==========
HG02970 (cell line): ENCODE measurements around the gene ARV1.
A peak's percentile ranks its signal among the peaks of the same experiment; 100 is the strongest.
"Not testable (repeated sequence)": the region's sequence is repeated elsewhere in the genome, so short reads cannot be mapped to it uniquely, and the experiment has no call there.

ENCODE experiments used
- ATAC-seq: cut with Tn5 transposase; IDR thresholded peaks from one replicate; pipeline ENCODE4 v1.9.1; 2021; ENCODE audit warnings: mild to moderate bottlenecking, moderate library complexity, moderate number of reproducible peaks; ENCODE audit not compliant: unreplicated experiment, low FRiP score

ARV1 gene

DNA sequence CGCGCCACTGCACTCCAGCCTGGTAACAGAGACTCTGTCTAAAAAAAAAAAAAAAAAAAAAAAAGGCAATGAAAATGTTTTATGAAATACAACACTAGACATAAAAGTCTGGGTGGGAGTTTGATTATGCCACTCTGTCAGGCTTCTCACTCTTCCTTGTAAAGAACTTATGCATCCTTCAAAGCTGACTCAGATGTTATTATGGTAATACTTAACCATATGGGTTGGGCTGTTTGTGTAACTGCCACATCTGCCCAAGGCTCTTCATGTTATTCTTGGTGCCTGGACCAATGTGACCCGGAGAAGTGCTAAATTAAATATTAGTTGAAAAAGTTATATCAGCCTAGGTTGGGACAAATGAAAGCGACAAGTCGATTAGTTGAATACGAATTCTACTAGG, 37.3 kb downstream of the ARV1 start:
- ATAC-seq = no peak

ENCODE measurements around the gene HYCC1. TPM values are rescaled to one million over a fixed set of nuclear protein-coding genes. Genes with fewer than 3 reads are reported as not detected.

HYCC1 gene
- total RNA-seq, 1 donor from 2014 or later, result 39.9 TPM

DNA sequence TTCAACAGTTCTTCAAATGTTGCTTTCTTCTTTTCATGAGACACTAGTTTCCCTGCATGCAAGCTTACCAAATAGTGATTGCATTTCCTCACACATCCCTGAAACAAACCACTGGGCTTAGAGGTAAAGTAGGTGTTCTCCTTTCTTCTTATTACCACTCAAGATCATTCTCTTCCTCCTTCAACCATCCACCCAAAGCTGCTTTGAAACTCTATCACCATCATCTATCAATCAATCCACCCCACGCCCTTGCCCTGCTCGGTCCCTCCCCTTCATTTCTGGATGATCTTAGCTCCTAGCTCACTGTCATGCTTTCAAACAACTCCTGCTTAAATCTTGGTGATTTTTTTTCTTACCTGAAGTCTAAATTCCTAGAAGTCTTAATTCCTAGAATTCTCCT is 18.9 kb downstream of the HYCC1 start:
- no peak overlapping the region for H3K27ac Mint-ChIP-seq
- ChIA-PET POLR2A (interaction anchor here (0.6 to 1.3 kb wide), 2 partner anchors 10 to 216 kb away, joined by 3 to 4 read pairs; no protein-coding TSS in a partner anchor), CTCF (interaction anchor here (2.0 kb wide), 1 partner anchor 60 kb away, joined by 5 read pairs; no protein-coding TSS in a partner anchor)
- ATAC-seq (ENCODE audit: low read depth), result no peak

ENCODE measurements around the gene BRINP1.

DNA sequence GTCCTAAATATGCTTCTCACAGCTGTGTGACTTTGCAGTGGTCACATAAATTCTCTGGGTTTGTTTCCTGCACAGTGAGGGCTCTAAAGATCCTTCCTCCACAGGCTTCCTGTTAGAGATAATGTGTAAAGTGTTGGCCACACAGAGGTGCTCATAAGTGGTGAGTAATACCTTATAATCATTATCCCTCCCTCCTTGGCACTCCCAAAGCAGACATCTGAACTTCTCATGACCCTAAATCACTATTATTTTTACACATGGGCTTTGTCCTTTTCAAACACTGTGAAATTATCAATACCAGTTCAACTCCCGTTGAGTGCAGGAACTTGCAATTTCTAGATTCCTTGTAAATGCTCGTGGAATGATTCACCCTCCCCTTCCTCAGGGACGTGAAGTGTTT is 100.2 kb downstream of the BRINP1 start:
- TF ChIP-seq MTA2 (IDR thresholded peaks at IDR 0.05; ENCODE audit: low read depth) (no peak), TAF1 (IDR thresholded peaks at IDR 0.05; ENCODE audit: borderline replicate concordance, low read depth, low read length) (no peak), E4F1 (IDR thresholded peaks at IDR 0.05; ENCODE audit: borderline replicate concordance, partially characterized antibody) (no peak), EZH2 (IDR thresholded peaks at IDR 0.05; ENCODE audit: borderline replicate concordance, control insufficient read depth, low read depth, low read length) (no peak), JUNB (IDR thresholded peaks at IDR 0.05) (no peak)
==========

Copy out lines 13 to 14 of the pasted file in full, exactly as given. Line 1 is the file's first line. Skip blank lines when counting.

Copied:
- no peak overlapping the region for H3K27ac Mint-ChIP-seq
- ChIA-PET POLR2A (interaction anchor here (0.6 to 1.3 kb wide), 2 partner anchors 10 to 216 kb away, joined by 3 to 4 read pairs; no protein-coding TSS in a partner anchor), CTCF (interaction anchor here (2.0 kb wide), 1 partner anchor 60 kb away, joined by 5 read pairs; no protein-coding TSS in a partner anchor)